- The Washington Times - Monday, July 14, 2014

Add the small town of Westminster, Maryland, to the growing list of places where the Obama administration canceled plans to send unaccompanied immigrant children pouring across the border.

The U.S. Department of Health and Human Services over the weekend nixed a proposal to put some of the children in an abandoned Army Reserve post in Westminster, a rural town about 50 miles north of Washington, after running into the same opposition from residents and local government that has repeatedly stymied attempts to deal with the border crisis.

Westminster Mayor Kevin Utz said the Obama administration appeared to be in panic mode.

“There’s zero coordination,” he said. “It’s obviously a crisis [for the administration] when they are looking at properties that have been abandoned by the federal government for over 20 years.”

The town’s concerns ran the gamut from public safety to infectious diseases to the short notice given town and county officials — the same fears and misgivings expressed in nearly every community confronted with housing young border jumpers.

Scrambling for somewhere to send the children and relieve overcrowded facilities in Texas and Arizona, the administration has faced widespread opposition and scrapped plans to send the children to Baltimore and Chicago, as well as Lawrenceville, Virginia, and Hazleton, Pennsylvania.

A half dozen cities and towns have managed to turn away feds trying to set up housing in their communities for some of the more than 57,000 children and teens that have arrived in the U.S. illegally so far this year, mostly coming from Guatemala, Honduras and El Salvador.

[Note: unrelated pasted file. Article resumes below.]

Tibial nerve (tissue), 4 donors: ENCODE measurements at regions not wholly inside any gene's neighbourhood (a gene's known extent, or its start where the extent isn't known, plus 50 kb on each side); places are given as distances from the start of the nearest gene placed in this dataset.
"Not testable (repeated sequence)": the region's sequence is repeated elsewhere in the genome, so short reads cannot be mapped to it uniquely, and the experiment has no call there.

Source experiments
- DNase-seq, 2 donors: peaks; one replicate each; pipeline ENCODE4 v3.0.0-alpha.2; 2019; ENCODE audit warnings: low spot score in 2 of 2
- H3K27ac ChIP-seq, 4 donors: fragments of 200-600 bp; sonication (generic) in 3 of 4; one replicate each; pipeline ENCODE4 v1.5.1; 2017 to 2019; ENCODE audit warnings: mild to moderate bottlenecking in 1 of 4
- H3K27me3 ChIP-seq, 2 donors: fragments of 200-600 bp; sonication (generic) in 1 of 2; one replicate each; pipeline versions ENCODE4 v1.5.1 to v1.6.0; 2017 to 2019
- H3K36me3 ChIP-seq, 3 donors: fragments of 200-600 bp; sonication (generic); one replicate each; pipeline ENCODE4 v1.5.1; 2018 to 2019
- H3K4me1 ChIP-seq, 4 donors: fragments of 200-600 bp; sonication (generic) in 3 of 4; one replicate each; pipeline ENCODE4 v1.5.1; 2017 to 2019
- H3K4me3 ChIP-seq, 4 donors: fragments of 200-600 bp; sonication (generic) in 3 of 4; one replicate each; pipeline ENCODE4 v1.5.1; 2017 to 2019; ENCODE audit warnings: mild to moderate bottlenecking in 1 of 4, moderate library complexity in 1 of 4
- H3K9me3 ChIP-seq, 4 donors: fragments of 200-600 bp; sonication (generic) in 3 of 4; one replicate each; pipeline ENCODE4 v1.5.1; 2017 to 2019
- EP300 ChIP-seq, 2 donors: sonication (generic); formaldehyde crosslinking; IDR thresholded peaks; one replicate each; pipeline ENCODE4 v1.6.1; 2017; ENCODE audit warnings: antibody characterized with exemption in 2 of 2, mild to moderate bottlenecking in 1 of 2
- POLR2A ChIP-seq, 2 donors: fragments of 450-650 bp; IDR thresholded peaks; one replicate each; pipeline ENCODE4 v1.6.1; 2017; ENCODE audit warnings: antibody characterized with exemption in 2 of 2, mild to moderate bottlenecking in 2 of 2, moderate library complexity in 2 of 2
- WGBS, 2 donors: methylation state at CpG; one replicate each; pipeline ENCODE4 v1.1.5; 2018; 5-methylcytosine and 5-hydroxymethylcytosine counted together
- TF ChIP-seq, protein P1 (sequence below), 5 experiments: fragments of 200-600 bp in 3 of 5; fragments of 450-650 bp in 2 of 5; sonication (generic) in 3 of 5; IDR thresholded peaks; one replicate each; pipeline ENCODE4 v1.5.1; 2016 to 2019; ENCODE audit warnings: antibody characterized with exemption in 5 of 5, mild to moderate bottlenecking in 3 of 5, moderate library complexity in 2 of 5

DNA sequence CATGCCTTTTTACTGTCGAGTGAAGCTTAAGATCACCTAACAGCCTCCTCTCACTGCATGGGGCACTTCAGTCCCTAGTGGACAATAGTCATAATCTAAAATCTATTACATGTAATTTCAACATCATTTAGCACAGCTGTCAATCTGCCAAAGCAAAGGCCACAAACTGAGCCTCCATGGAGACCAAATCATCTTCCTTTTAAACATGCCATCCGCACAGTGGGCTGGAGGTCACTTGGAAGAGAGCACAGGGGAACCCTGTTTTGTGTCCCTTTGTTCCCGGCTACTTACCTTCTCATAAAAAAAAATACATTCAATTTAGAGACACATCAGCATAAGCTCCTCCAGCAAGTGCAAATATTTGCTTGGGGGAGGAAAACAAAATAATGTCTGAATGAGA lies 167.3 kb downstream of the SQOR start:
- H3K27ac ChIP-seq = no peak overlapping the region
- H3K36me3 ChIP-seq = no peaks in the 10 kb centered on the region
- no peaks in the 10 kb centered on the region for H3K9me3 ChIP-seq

At least 90,000 children will be caught this year, and more than 140,000 will be apprehended next year, according to officials.

Until recently, just about 8,000 unaccompanied children per year entered the U.S.

“It hasn’t been handled. It’s been fumbled from the very beginning,” said Rep. Lou Barletta, Pennsylvania Republican, who helped oppose a plan to send hundreds of the kids to Hazleton. “The administration knew about this as far back as January.”

Critics blame President Obama for enticing illegal immigrants with lax deportation policies, but he maintains that rampant gang violence in Central America is driving the mass migration.

In Lawrenceville, a hardscrabble rural town about 70 miles south of Richmond, the administration last month was about to send 500 undocumented youths — mostly older teens — to a defunct college when fierce public outcry forced the feds to abruptly call it off.

After that, reports that HHS was eyeing another empty college campus in Bristol, Virginia, drew immediate and determined opposition from local officials. The administration did not pursue the idea further.

Earlier this month, angry residents in Murrieta, California, turned back busloads of illegal immigrant women and children being transported by U.S. Customs and Border Protection for processing. After unyielding protests in the Southern California town, the administration announced last week that it will stop busing illegal immigrants to San Diego or El Centro.

HHS has turned over the housing search to the Pentagon, which identified the abandoned Army Reserve building in Westminster.

Federal law requires the government care for the children until they are reunited with family members or other guardians in the U.S. and released with an order to appear before an immigration judge, perhaps months later.

Many will never show up for an immigration hearing. Instead, they will slip into the shadows with the more than 11 million illegal immigrants already living in the United States.

Copyright © 2018 The Washington Times, LLC. Click here for reprint permission.

The Washington Times Comment Policy

The Washington Times welcomes your comments on Spot.im, our third-party provider. Please read our Comment Policy before commenting.


Click to Read More and View Comments

Click to Hide